When’s the last time you received a phishing email? Five minutes ago? Five seconds ago? At this point, it feels like there’s at least one phishing email in your inbox every time you look.
The criminals behind these attacks have zero scruples, always jumping on the latest trends and viral news stories like the coronavirus. Tap or click here to see how to avoid being tricked by coronavirus scams.
The list of cybercrime victims is ever-growing. Most of the time we don’t know who the victims are, but this time we do. A popular “Shark Tank” judge was just scammed out of nearly $400,000.
Horrifying story with a happy ending
Earlier this week, “Shark Tank” judge Barbara Corcoran said she lost more than $380,000 when one of her employees fell for an elaborate phishing scam.
She told People, “I lost the $388,700 as a result of a fake email chain sent to my company. It was an invoice supposedly sent by my assistant to my bookkeeper approving the payment for a real estate renovation. There was no reason to be suspicious as I invest in a lot of real estate.”
Emails went back and forth between her bookkeeper and the imposter for a while, until the fake assistant convinced her to send payments by wire transfer.
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The mistake wasn’t caught until her bookkeeper sent a follow-up message to Corcoran’s actual assistant. That’s when they realized they had been scammed.
After looking at the original emails closely, they noticed the imposter had tweaked the real assistant’s email address. It was close enough to the real address that the bookkeeper didn’t think twice about it — until it was too late, of course.
This wound up being just another phishing scam that was handled by a persuasive scammer. Spoofing the real assistant’s email address was the key to making this scam a success.
But we have some good news related to this nightmare.
TMZ reported Corcoran was able to get her money back, something most people never get. Corcoran said a German bank she does business with was able to help get it back after only a few days.
Bank officials heard about the incident and froze the account before the money was forwarded to the scammers’ account in Asia. Finally, a win for the good guys.
Don’t be reeled into a phishing attack
Knowledge is power when it comes to defeating a phishing scam. Taking the time to know what to watch for and how to react when you spot one is key.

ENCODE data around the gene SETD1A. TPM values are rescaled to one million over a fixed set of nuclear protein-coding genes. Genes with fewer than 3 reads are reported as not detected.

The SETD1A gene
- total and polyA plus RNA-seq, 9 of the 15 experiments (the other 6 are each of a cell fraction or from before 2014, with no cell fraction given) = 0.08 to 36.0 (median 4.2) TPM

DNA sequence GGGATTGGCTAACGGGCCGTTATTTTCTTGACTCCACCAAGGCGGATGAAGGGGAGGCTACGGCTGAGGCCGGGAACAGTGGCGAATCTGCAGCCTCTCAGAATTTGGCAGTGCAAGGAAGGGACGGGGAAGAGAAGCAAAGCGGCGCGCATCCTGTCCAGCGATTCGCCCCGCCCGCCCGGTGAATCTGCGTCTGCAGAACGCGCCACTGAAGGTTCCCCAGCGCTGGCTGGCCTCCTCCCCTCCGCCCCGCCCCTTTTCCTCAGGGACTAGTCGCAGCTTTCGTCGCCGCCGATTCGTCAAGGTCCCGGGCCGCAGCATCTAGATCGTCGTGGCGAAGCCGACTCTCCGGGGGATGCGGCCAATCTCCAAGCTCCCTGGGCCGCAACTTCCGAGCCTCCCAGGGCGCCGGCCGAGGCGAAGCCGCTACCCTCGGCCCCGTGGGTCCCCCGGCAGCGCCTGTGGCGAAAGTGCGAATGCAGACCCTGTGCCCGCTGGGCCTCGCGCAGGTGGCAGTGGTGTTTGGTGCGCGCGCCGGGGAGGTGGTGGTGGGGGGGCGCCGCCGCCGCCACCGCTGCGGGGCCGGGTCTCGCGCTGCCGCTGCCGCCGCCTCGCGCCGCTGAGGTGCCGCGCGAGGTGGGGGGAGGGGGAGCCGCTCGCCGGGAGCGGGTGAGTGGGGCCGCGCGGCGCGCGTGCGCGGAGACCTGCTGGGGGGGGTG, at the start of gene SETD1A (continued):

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Here are some simple rules to follow that will help keep you from getting hooked into a phishing scam.
Links can be trouble
The most important thing to remember is to be careful with the links you receive in unsolicited emails and text messages. If you click on a link or open PDF attachments in these types of messages, they could be malicious and lead you into a world of trouble.
If you need to conduct business with any company, especially your bank, make sure to type its web address directly into your browser. Also, don’t do an internet search looking for your bank’s phone number. Call the number found on the back of your credit or debit card so you know it’s legit.
Enable 2FA when available
If companies that you do business with offer two-factor authentication, take them up on it. 2FA just means you need two ways to prove who you are when logging into your account.
Instead of just needing a username and password, you’ll also need to enter a one-time code that you receive via text or from an authentication app like Google Authenticator. Tap or click here for more details on how 2FA works.
Safeguard your personal information
If you receive an unsolicited message asking for personal information or claiming you need to make a payment, don’t do it by replying to the message and always hesitate before wiring money.
This was especially true for the Corcoran scam. Replying to the spoofed email address was a critical mistake. If the bookkeeper would have started a new email with the actual address, instead of replying to the fake one, this wouldn’t have happened.
It’s also a good idea to make a call to the person you’re sending money to before you transfer it. Call them at a number you know is real and discuss the situation before sending a single cent.